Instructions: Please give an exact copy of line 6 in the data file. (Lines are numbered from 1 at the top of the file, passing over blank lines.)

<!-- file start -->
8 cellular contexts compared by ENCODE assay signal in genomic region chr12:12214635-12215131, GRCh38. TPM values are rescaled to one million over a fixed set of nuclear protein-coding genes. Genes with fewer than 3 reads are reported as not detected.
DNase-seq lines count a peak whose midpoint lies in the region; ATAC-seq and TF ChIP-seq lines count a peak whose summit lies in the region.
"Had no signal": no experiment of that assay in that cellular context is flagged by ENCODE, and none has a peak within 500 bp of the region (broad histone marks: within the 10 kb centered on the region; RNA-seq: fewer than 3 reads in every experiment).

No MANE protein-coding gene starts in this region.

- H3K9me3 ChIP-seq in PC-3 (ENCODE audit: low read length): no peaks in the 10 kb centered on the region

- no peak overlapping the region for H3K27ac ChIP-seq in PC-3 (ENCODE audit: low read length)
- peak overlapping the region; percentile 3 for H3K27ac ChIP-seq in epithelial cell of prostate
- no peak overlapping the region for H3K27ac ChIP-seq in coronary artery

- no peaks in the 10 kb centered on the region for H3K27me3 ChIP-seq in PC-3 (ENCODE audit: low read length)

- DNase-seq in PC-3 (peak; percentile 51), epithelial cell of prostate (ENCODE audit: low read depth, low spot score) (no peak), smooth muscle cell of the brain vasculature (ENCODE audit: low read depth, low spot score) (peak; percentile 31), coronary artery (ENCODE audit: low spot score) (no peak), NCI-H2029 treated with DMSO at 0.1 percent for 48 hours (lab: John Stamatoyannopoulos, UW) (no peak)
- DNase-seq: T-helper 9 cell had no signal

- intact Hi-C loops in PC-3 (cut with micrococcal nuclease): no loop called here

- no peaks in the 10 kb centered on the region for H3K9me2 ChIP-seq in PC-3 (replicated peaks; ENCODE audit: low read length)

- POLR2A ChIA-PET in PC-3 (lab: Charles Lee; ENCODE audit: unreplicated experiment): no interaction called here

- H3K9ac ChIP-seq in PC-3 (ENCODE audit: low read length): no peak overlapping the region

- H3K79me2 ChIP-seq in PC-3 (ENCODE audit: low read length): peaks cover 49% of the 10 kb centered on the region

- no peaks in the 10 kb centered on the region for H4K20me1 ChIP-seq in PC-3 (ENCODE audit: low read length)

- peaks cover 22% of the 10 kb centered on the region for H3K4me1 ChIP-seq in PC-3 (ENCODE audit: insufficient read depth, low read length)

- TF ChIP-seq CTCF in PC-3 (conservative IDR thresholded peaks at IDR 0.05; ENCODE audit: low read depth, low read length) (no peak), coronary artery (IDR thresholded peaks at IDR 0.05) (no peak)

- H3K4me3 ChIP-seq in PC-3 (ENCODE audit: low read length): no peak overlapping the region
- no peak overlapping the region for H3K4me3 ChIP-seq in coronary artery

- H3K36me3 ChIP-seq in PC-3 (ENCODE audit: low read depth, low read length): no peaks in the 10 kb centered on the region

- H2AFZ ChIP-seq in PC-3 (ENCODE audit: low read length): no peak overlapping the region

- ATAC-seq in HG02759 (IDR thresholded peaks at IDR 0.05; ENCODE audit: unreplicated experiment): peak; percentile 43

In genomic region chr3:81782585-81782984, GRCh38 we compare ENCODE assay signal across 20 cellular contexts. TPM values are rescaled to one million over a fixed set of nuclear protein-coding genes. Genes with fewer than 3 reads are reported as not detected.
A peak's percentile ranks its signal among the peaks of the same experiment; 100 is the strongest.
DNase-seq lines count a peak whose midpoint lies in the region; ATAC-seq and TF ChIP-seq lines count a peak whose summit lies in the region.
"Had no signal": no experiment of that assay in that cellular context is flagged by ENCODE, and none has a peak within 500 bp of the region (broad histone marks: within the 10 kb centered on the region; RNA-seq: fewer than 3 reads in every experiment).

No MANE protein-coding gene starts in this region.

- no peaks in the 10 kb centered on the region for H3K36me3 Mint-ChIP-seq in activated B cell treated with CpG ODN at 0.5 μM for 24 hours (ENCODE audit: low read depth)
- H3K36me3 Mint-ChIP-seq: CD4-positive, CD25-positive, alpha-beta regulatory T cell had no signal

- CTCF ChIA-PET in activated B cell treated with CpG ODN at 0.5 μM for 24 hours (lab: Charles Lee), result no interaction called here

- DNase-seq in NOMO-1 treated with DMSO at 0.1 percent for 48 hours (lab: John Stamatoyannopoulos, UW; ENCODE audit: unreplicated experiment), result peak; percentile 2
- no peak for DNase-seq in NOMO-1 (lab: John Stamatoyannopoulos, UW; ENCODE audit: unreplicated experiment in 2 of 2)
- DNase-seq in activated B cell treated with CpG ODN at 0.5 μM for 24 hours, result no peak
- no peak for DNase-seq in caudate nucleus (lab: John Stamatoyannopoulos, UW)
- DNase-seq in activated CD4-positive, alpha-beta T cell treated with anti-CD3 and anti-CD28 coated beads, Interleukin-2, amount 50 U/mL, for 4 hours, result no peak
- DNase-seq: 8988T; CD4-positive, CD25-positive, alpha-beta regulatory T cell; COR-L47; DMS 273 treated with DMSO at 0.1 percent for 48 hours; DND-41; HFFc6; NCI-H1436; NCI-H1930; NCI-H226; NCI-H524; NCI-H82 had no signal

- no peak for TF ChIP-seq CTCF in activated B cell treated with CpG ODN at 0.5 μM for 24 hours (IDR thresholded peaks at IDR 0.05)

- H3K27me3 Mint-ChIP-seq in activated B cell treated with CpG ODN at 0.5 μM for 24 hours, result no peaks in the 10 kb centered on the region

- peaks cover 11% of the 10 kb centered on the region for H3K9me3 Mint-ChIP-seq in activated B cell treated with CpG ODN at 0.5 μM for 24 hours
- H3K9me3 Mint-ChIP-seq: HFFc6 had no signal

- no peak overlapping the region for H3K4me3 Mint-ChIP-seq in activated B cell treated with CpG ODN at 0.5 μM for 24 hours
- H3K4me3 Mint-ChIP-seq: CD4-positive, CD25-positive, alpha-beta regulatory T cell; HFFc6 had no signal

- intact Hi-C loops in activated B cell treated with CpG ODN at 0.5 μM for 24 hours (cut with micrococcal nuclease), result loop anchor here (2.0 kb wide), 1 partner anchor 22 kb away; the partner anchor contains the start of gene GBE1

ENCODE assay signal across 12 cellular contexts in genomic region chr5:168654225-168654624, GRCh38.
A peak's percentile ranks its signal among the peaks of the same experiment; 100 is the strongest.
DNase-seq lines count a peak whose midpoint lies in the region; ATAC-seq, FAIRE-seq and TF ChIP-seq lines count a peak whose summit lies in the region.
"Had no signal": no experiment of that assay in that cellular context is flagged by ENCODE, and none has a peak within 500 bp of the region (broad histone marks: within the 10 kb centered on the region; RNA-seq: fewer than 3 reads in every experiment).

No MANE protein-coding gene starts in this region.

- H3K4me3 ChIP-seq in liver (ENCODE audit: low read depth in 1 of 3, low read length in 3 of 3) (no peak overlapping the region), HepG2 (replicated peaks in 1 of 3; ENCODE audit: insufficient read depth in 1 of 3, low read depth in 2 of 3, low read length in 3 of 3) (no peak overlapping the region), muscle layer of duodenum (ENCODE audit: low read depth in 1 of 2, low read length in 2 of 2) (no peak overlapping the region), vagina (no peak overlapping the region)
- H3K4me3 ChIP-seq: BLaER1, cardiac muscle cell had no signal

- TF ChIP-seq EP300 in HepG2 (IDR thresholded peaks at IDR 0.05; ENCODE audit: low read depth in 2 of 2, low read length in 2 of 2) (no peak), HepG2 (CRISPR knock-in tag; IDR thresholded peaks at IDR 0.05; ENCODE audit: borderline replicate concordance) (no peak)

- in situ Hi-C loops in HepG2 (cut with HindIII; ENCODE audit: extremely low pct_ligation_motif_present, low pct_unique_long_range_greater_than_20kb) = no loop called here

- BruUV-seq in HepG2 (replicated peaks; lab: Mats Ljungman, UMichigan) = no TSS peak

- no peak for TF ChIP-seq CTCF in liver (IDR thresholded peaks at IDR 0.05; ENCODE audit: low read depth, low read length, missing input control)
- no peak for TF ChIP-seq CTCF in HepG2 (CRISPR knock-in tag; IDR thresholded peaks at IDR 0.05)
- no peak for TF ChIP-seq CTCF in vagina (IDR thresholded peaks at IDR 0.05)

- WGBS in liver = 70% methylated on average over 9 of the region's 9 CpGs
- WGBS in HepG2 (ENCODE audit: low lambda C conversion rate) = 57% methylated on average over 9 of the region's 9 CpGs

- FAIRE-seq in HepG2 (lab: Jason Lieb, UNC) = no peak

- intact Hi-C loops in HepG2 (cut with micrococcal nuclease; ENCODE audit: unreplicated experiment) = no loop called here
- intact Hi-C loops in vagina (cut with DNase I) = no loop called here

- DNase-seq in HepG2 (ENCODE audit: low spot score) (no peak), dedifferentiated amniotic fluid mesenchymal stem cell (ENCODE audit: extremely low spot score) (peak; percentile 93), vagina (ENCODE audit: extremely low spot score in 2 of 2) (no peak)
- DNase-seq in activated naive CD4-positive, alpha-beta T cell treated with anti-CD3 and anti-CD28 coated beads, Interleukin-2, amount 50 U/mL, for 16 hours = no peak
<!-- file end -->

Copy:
- no peak overlapping the region for H3K27ac ChIP-seq in PC-3 (ENCODE audit: low read length)